Vatican City — Pope Francis has named a retired bishop to serve as apostolic administrator of the Archdiocese of Lyon, France, three months after refusing to accept the resignation of Cardinal Philippe Barbarin.
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In early March, a French court gave the 68-year-old cardinal a six-month suspended sentence after finding him guilty of covering up sexual abuse by a priest.
The Vatican announced June 24 that Pope Francis had appointed retired Bishop Michel Dubost of Evry-Corbeil-Essonnes, France, to serve as apostolic administrator "sede plena," meaning Dubost will be in charge of the archdiocese while Barbarin retains the title of archbishop.
Although Barbarin's lawyers had announced almost immediately that their client would appeal his conviction, the cardinal came to Rome in March and personally asked Pope Francis to accept his resignation.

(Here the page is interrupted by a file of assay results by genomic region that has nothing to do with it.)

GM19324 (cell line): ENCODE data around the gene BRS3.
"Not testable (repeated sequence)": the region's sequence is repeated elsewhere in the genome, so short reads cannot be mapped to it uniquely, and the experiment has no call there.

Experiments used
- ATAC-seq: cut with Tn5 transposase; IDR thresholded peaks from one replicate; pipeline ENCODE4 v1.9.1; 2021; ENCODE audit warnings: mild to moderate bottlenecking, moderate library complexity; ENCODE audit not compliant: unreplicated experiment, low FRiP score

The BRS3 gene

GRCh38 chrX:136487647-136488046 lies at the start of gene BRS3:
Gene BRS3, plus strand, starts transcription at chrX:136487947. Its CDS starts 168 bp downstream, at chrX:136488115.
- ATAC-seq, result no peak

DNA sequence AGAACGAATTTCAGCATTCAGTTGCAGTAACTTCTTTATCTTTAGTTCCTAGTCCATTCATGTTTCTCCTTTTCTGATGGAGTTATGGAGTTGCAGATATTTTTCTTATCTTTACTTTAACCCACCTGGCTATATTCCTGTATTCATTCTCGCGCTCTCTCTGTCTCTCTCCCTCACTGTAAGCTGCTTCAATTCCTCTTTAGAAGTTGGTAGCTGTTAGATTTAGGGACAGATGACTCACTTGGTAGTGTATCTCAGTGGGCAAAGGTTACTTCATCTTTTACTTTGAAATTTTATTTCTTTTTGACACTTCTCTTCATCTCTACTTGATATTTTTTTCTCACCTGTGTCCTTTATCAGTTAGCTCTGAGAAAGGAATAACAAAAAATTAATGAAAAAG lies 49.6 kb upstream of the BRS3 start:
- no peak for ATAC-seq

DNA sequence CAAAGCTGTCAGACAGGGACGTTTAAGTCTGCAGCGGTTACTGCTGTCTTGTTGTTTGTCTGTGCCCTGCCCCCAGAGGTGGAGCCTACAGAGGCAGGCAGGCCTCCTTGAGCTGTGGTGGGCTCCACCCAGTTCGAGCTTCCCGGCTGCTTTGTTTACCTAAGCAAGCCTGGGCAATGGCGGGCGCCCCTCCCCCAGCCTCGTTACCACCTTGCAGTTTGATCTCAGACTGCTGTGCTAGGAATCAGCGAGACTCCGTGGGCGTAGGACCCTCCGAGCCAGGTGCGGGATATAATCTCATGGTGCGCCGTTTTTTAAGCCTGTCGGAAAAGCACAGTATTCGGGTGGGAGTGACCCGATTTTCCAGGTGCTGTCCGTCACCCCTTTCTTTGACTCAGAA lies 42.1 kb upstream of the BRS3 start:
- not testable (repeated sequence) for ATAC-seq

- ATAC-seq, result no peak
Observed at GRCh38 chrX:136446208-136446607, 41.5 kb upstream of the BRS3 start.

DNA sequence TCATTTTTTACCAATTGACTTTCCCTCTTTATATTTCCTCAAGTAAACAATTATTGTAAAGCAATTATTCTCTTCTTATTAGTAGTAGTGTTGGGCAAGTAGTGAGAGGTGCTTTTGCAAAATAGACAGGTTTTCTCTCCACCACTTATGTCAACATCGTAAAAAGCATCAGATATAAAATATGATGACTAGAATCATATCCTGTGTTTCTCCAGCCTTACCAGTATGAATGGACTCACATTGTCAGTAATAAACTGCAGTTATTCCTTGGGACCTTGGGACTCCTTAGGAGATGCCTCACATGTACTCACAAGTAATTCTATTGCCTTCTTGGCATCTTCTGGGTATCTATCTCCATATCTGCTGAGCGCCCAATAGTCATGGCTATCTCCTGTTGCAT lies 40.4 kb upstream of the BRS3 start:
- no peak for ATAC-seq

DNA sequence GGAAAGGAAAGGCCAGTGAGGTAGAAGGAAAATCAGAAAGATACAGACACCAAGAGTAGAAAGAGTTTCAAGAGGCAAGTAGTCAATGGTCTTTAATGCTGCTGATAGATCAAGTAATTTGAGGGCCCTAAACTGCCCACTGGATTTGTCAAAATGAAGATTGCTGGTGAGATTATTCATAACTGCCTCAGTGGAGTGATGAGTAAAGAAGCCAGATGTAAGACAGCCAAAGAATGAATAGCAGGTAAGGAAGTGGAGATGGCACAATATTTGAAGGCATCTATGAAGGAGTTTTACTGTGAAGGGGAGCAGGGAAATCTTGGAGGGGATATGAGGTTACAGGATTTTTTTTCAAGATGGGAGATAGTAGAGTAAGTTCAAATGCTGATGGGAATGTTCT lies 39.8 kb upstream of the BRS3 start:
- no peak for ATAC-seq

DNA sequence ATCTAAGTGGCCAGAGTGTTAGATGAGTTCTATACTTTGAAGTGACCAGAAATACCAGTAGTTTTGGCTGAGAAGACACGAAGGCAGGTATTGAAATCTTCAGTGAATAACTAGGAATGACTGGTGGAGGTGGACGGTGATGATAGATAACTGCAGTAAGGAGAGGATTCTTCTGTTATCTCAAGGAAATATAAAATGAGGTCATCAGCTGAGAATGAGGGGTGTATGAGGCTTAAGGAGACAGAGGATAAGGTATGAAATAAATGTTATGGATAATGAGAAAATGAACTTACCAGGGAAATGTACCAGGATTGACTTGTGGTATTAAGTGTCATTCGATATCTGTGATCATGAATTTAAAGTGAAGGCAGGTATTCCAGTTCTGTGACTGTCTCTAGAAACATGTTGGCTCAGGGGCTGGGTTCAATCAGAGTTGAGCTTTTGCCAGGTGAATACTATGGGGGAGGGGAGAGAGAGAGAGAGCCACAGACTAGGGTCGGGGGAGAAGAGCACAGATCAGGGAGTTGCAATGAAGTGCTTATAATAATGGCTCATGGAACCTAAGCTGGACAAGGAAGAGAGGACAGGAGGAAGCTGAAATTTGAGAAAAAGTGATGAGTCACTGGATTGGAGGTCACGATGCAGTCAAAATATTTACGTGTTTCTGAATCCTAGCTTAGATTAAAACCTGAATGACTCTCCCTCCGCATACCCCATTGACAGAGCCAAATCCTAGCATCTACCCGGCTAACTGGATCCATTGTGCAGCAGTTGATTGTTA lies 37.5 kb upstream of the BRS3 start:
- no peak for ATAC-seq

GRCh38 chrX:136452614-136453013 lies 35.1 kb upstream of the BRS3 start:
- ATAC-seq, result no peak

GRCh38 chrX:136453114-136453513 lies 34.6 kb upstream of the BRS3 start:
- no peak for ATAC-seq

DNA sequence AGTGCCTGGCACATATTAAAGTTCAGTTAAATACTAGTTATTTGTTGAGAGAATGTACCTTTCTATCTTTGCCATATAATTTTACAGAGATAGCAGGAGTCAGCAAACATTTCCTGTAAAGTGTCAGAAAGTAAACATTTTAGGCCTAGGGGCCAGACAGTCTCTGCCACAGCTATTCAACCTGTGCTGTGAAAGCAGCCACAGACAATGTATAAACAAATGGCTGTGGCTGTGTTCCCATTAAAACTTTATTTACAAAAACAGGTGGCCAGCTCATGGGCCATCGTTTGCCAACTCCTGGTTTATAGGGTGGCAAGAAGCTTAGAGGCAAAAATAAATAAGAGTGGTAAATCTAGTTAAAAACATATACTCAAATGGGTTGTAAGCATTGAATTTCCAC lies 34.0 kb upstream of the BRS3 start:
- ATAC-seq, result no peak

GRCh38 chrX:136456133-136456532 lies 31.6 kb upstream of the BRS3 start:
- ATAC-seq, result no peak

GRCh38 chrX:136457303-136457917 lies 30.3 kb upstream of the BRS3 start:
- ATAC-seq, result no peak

After meeting the pope, the cardinal said Pope Francis, "invoking the presumption of innocence," declined to accept his resignation before the appeal was heard.
However, he said, the pope did respect his decision "to step away for a while and leave the leadership of the diocese to the vicar general."
Fr. Yves Baumgarten, the vicar general, issued a statement June 24 thanking the people of the diocese for their support and offering "full cooperation" to Dubost.
The case against Barbarin involves abuse committed by Fr. Bernard Preynat at Lyon's Saint-Luc Parish, where he ran a large Catholic Scout group in the 1970s and 1980s. Although Barbarin did not become head of the Lyon archdiocese until 2002, it was alleged that he had known of the abuse at least since 2010.
Barbarin suspended Preynat in 2015, and in 2016, the priest was charged with abuse and rape; he is awaiting trial.